Get it cheap with our discount link for Amazon: The Warren Buffett Way


#3: Common Stocks And Uncommon Profits

Common Stocks Book Cover

Author: Phillip A. Fisher

Common Stocks and Uncommon Profits, originally published in 1958 and much like The Intelligent Investor, it is a comprehensive investment resource. This book is a more compact guide on stock market investments. It contains topics including Fisher’s acclaimed “scuttlebutt” strategy, what stocks to buy, when to buy and when to sell. The book also outlines how to apply Fisher’s ideas to suit your own needs.

Common Stocks and Uncommon Profits is by no means a simple guide to stock market investment. More advanced stock selection strategies are explored within this content. The book alone has provided me with the knowledge needed to begin investing in the stock market employing a growth stock approach, which will be explored further below.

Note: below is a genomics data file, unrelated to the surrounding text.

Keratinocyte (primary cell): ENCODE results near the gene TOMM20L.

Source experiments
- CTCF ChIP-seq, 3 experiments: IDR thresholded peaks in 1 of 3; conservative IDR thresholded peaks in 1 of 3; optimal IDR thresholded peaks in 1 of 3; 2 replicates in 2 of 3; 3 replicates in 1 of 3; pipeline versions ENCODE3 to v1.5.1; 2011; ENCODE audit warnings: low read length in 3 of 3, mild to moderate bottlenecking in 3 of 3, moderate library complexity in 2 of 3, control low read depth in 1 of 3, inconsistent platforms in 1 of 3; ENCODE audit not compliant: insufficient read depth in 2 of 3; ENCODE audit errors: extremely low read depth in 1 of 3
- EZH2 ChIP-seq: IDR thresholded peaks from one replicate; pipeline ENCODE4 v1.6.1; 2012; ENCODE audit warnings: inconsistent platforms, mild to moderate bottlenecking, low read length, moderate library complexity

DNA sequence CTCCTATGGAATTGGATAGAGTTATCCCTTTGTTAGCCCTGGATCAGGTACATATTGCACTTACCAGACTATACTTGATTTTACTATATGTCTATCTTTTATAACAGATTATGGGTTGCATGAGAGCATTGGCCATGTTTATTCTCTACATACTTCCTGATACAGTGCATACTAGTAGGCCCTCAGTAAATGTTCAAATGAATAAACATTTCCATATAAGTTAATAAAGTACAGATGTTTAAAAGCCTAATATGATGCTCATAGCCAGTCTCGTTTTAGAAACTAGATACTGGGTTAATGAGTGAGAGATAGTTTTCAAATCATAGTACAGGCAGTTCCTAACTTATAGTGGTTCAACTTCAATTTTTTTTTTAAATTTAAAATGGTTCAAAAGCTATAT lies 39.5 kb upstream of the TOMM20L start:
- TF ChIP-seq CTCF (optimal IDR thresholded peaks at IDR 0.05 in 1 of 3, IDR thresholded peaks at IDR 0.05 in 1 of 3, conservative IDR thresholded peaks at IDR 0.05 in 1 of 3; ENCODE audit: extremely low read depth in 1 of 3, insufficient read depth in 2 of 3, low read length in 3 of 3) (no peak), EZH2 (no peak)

Fisher’s Investment Philosophy

Fisher’s investment philosophy was quite different to Graham’s. Fisher took what I call a growth stock approach. He purchased companies with a strong likelihood of increasing their earnings in the future. Consequently, increasing their market quotation. Typically, “growth stocks” that pay minimal if any dividend but gross huge returns on sale of the shares.

Fisher’s “scuttlebutt” strategy was based on the belief that every piece of information about a company should be exploited. This is to provide you with the highest level of knowledge about a stock before making a purchase.